A Little Watershed
by Bill Vernon
My father, with help from me, my brothers and mother, built our brick home on a creek bank in its little valley. Creek, waterway, stream were the only names it had. Maps gave it no more specific title. Even before we finished the work and moved in, I wandered through the area with curiosity. The creek ran as clear and as swift as the water from our taps.
By the time we moved into our house, the creek had taught me to trust it provisionally, with healthy respect. I shared my enthusiasm, but mentioning the creek to others, especially parents, provoked talk of dangers, invisible contagion, polio.
A day’s hard rain could swell it so much, it roared and rolled, careening off rocks and the hillsides, filling the cave-like passage under the concrete bridge on South West Street, hinting that it could fling people larger than I was, the same way it flung those limbs into brush and trees, and, on the downstream side of the bridge, the fence of a pasture.
Once, the debris and the liquid’s force ripped twelve feet of metal mesh off its wooden posts, releasing three Holsteins. Exuberant, they broke free and danced in our yard, stomping holes. Within hours, though, at milking time, freedom without suckling calves was too much and they bellowed. The farmer took them to his barn. Father and I took longer, restoring the mess they’d left in our yard.
Resolving problems my little creek made was a family affair. In wet times like this our southern lawn became the creek’s shore. Our gravel lane became impassable. Cars had to park at its entrance, and passengers had to wade through grass uphill to the house in soaked shoes, socks, and trouser cuffs.
Our intrusions into the creek’s presence made us adjust to live in protective harmony with it. In the way Mom brought flowers and vegetables to our table, the creek offered red wing blackbirds in canebrakes, butterflies among milkweeds, finches in thistles, crawdads in holes on land and by rocks underwater, rabbits under waves of tall grass, cottontails that startled me, jumping out just ahead of my feet.
One morning, walking the first-flooded, lowest point of the driveway, I yelled, “It’s okay!” to Mom back on the porch, meaning the creek had receded after heavy storms so she could drive her Mercury to work. With thick fog over the valley, almost lost in darkness with a long trek to catch my school bus ride, I hurried on and near the street found myself among ghost-like creatures appearing and disappearing in the moving mist around me. Huge birds.
The birds were spread out from the creek to me, each on one tall, thin leg, with long neck lying backwards, each body a pillow for a head, emitting occasional guttural rasping. I continued silently on, unnoticed to the last one: a sentry. Head raised, turning, watching me, it suddenly trumpeted a cracking croak so loud I jumped. Bedlam behind me, thrashing wings, splashing water, screeching. They flew up over me, swirling my hair, their heads forward like prows of living boats, legs extended back under their bodies, awkward on the ground, sleek in the air. Migrating angels.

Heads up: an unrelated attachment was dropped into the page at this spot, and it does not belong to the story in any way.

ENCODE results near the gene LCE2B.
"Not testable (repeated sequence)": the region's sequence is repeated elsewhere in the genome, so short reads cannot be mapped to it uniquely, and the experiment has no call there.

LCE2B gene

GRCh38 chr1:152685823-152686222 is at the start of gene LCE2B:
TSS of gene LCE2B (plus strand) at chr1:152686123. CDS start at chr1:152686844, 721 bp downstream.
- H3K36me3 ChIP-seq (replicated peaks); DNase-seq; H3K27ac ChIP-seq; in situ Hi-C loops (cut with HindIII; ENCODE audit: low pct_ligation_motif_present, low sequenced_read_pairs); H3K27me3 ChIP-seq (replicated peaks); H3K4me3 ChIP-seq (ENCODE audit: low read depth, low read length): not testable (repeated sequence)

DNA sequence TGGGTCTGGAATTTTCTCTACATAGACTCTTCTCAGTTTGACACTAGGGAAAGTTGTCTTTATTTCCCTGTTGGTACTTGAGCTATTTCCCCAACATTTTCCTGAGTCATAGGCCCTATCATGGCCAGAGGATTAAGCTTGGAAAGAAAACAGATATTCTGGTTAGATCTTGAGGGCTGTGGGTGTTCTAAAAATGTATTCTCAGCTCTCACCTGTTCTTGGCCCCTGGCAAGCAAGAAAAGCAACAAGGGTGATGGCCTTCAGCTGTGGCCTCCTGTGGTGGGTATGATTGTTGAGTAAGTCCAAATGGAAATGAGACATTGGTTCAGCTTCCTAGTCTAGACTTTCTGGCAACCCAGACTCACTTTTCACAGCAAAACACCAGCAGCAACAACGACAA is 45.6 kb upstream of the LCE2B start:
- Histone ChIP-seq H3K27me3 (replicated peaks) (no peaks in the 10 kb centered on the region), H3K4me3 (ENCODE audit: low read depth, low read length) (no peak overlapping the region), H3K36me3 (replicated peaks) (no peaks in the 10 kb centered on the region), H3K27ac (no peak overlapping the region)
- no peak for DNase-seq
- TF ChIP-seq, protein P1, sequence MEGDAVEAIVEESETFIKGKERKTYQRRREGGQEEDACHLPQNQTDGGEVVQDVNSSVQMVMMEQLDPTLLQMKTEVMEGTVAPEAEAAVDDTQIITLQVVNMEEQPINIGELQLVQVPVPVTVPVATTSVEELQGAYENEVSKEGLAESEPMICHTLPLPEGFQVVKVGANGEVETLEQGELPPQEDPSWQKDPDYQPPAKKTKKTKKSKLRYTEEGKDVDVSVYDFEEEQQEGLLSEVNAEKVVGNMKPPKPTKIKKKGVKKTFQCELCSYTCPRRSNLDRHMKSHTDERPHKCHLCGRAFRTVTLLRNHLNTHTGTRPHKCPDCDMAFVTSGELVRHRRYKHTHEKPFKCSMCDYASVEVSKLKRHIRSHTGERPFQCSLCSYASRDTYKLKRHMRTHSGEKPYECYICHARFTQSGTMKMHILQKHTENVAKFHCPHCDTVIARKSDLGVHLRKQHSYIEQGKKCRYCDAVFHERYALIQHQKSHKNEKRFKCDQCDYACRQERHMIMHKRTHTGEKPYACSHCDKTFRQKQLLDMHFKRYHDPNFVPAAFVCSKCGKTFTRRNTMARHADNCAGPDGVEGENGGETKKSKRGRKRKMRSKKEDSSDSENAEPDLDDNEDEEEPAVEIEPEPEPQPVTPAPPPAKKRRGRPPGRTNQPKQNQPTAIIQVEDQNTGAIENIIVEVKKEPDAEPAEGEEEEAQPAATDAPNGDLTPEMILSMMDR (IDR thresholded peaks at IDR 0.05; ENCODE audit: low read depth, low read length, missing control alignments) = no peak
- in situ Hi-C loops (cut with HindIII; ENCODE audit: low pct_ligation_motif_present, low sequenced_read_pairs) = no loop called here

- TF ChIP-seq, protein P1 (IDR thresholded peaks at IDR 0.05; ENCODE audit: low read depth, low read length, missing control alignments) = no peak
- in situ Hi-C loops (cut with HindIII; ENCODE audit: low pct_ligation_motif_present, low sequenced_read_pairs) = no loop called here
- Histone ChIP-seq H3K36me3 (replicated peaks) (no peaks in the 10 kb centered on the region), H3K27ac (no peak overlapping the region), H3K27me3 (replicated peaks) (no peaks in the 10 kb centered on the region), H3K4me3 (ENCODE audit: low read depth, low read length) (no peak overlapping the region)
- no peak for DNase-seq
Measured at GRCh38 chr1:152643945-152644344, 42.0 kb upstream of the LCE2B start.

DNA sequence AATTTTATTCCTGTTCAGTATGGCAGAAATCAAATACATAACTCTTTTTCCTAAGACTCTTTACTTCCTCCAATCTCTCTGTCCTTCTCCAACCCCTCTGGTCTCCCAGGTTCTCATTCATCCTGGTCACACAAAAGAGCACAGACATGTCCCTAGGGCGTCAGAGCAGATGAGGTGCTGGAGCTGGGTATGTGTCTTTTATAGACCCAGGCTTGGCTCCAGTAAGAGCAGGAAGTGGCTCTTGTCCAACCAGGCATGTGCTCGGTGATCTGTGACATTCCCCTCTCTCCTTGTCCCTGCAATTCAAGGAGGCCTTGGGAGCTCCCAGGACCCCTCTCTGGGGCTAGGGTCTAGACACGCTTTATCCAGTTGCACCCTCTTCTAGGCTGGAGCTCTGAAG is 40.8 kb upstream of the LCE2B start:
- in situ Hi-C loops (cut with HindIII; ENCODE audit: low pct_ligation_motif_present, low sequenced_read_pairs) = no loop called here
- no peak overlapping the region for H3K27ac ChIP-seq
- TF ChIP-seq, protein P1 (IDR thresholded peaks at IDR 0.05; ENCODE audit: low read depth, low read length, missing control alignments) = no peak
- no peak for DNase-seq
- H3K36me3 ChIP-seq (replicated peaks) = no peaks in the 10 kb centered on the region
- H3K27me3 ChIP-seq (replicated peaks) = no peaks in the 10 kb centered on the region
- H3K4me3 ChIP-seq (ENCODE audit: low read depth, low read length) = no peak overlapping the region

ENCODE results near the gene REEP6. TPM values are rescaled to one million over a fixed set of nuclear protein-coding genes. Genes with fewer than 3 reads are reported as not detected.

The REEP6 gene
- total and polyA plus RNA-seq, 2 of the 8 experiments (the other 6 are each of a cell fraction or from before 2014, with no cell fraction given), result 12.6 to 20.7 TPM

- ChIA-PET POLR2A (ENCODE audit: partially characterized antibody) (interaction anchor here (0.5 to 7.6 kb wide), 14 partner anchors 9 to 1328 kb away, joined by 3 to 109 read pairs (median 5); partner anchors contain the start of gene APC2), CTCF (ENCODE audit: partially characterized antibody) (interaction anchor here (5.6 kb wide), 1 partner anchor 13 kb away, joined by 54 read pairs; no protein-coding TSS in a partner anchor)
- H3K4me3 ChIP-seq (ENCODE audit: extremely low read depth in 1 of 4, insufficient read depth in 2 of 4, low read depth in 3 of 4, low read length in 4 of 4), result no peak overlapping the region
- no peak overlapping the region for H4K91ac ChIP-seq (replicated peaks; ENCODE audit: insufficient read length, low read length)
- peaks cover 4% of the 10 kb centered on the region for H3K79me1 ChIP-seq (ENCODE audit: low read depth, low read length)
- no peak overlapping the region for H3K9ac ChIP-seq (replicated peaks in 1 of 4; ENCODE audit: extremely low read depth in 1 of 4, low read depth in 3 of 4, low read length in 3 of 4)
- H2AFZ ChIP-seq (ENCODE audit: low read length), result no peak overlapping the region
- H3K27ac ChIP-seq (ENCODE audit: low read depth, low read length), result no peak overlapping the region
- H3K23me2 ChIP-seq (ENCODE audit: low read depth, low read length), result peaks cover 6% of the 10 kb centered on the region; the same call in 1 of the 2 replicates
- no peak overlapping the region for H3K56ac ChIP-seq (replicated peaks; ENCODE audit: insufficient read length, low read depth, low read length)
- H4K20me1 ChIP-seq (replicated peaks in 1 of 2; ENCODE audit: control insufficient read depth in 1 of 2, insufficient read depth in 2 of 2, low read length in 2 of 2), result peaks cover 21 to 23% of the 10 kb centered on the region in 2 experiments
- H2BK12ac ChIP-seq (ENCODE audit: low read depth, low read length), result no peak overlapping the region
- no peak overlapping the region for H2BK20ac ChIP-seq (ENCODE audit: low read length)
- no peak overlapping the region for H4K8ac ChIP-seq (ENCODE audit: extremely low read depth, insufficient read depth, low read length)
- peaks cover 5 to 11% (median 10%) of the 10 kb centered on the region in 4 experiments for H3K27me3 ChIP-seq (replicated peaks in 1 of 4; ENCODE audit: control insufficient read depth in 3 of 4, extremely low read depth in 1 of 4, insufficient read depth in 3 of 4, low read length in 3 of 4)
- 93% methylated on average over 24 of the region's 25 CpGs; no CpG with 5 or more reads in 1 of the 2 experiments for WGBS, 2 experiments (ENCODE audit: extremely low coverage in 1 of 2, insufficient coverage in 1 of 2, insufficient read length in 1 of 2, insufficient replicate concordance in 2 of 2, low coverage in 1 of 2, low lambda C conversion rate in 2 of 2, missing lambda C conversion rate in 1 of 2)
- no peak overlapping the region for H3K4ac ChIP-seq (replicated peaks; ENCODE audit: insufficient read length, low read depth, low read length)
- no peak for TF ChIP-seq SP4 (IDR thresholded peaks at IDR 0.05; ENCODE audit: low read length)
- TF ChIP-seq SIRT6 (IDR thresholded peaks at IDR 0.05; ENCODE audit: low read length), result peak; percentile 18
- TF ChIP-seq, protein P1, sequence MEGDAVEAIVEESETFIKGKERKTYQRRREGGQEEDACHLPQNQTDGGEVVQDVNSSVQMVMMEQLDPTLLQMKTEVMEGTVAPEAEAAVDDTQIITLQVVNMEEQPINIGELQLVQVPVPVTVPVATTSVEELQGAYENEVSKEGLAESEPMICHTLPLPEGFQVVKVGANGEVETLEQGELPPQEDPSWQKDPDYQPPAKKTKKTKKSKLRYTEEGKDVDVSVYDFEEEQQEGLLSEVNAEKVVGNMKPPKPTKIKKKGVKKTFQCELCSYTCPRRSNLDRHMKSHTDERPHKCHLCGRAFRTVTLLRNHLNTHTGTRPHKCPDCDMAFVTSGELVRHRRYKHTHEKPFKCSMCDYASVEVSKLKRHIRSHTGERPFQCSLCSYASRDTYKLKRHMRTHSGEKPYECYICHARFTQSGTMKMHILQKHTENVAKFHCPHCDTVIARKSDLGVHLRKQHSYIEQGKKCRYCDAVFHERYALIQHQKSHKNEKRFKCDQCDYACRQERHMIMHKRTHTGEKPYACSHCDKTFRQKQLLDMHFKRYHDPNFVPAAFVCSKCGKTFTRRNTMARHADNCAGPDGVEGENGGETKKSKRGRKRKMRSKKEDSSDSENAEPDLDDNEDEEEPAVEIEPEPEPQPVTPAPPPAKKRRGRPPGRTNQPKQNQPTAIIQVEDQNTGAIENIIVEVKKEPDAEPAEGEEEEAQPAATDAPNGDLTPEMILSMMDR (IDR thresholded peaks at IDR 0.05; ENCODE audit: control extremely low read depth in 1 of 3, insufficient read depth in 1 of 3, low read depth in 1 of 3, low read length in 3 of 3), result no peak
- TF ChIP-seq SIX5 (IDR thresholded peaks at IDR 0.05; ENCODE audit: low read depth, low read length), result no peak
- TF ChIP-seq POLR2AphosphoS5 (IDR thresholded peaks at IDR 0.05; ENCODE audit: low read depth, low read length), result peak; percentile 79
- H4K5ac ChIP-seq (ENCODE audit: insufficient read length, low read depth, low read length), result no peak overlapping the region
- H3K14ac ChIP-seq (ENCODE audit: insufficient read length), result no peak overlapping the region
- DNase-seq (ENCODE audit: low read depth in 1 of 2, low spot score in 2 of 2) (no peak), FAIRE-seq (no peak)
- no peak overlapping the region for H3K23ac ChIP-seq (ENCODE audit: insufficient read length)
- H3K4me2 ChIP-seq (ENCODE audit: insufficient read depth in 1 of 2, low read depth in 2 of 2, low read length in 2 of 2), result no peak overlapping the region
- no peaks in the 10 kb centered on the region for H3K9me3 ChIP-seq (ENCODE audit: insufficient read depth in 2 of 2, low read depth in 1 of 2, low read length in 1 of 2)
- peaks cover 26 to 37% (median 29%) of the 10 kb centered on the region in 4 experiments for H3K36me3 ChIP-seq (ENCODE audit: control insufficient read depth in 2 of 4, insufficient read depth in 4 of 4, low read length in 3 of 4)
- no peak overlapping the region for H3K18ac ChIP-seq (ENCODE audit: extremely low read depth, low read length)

The creek fed me with hope, but friends seldom went there. Wary of wildness, parents preferred ball diamonds, basketball courts, sidewalks, churches, movie theaters, backyards. Exploring alone, I traveled the creek’s two- to three-mile length, every inch, even on private woodlands. I knew where I was on the creek.
Snakes: garter, black, the feisty massasauga that would bite. Beetles of all kinds, hellgrammites, water striders. Muskrat, mink, and the snappers I caught on trot line for neighbors who liked to make turtle soup. Fish, bass, bullheads, chubs, blue gills, sunfish, all too small for human consumption. Hundreds of minnows caught in store-bought wire traps for bait at pay lakes or rivers.
I dammed a few wide places for pools. The pasture had the deep holes in which I might have waded or swum, but cows over there spoiled my desire. Overflow from septic tanks did the same upstream, which occasionally reeked of it. Mechanics near the headwaters regularly dumped foulness into it, yellow and red paint one time. Bulldozers clearing off the hillside opposite ours, digging foundations, let topsoil wash down and smother wildlife.
The old bridge I’d sit on with legs dangling, now shows rocks under dense algae and a trickle of water. Those limestone rocks contain fossils of ancient sea life. Our steep hillside has layers of it like shale. Adults used to display trilobites and horn corals on sills and mantels. We kids kept bags full of fossils to play with. Every step on the limestone slabs I helped my father lay as a sidewalk at our house suggested the mystery of humans crawling ashore from the sea.
How could I not think about that? We fit. We were part of it all.
Bill Vernon studied English literature, then taught it. Writing is his therapy, along with exercising outdoors and doing international folk dances. His fiction and nonfiction occasionally appear in journals and anthologies, and Five Star Mysteries published his novel, OLD TOWN.